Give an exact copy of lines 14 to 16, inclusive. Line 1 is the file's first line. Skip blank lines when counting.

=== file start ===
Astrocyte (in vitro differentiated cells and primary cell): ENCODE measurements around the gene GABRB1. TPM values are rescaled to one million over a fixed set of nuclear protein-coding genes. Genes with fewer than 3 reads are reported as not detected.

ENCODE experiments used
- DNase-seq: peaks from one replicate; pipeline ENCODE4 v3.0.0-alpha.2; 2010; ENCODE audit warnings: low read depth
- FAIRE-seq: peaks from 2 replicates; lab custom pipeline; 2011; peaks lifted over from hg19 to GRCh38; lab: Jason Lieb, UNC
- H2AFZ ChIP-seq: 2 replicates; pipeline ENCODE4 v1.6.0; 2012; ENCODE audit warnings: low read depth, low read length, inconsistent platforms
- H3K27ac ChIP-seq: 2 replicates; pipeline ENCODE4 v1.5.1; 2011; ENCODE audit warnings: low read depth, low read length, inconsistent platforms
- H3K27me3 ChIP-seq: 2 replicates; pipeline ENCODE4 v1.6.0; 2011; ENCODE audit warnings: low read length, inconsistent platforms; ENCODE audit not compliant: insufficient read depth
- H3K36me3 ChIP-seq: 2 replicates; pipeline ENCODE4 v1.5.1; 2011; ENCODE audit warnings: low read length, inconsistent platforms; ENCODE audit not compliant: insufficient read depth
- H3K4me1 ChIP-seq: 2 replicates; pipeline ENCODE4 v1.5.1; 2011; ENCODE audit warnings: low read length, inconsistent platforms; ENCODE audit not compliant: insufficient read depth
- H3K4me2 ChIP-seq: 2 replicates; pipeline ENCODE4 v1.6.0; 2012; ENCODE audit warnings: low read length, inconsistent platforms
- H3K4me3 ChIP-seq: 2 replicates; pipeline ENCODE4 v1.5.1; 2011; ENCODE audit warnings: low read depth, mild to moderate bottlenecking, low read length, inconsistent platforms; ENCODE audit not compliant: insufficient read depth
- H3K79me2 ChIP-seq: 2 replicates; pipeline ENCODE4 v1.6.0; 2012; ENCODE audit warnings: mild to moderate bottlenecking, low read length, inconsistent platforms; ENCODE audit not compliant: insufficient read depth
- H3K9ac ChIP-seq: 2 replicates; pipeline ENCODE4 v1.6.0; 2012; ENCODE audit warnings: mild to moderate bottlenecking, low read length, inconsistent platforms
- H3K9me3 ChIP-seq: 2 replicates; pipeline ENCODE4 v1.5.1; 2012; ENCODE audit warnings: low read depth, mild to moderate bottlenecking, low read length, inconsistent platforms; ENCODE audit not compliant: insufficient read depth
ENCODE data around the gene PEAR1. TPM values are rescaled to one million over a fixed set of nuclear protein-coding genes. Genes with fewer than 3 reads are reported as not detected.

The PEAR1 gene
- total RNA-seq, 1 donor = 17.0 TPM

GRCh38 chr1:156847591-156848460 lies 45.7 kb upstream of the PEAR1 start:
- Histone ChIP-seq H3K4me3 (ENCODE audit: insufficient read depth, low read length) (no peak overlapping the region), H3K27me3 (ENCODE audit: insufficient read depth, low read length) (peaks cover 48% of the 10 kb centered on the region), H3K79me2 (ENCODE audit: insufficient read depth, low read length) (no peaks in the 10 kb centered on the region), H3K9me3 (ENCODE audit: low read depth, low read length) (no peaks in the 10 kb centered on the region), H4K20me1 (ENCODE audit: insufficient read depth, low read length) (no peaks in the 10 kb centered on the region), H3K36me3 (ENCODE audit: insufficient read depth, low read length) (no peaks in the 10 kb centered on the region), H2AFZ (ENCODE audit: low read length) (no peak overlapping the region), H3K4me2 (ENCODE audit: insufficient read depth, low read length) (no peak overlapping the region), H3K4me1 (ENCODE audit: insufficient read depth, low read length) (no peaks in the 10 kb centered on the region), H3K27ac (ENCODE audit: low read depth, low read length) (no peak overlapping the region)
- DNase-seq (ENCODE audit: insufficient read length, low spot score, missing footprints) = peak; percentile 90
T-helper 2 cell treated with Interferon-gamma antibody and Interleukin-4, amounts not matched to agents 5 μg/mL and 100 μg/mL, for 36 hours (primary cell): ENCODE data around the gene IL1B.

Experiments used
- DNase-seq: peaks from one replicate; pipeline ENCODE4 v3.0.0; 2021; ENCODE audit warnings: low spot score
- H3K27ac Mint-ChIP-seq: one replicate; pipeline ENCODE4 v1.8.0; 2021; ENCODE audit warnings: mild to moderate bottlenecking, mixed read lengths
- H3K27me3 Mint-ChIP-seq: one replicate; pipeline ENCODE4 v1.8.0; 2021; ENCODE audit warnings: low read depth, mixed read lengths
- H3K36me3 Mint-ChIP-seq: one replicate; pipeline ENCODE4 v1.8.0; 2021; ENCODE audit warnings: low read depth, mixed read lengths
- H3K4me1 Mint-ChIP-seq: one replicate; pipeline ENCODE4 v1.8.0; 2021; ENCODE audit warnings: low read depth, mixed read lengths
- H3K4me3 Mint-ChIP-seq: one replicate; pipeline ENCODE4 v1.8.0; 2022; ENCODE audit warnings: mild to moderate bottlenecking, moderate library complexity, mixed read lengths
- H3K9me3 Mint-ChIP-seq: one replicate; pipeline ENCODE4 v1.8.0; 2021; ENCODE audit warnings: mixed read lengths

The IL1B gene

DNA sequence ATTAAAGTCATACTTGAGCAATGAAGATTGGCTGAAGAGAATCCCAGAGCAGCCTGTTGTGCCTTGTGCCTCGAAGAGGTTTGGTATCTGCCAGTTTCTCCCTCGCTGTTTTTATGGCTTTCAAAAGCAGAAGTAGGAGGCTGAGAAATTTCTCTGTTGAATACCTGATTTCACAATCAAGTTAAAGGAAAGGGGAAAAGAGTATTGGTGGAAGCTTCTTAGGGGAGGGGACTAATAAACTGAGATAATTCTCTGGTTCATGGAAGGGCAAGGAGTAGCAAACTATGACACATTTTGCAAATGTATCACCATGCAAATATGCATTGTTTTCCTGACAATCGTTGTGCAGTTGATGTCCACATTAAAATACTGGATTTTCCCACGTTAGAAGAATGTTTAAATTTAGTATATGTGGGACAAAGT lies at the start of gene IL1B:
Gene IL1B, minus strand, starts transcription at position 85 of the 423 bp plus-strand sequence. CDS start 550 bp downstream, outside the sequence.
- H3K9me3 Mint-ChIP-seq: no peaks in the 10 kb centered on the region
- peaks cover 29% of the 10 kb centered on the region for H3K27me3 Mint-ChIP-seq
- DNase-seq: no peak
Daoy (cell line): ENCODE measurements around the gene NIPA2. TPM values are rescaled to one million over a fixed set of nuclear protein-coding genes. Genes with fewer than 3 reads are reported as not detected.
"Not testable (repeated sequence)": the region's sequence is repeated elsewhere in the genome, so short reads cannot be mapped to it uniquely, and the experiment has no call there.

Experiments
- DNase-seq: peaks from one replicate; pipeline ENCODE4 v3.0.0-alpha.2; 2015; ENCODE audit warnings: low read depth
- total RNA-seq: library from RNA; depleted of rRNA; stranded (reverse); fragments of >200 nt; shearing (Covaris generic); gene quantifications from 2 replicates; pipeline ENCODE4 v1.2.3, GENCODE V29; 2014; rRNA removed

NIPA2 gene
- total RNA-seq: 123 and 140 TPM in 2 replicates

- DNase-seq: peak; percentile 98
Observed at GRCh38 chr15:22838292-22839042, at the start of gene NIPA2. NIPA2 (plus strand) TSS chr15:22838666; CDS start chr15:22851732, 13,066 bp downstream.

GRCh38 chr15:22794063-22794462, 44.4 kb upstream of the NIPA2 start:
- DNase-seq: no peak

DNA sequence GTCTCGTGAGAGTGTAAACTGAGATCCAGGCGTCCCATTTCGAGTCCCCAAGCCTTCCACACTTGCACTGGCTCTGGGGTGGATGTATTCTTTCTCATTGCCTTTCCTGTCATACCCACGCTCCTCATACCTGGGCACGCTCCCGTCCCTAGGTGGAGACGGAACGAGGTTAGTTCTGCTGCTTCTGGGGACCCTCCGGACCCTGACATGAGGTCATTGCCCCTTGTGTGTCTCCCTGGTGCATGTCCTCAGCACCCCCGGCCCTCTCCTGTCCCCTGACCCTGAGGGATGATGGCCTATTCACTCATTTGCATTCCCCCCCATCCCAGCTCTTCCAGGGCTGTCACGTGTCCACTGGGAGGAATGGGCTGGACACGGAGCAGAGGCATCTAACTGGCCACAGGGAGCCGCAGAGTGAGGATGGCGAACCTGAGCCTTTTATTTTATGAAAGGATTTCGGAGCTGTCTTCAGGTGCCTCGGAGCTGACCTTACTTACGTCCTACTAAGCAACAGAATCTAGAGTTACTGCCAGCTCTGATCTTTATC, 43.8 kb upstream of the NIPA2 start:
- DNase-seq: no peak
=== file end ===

- H3K9me3 ChIP-seq: 2 replicates; pipeline ENCODE4 v1.5.1; 2012; ENCODE audit warnings: low read depth, mild to moderate bottlenecking, low read length, inconsistent platforms; ENCODE audit not compliant: insufficient read depth
ENCODE data around the gene PEAR1. TPM values are rescaled to one million over a fixed set of nuclear protein-coding genes. Genes with fewer than 3 reads are reported as not detected.

The PEAR1 gene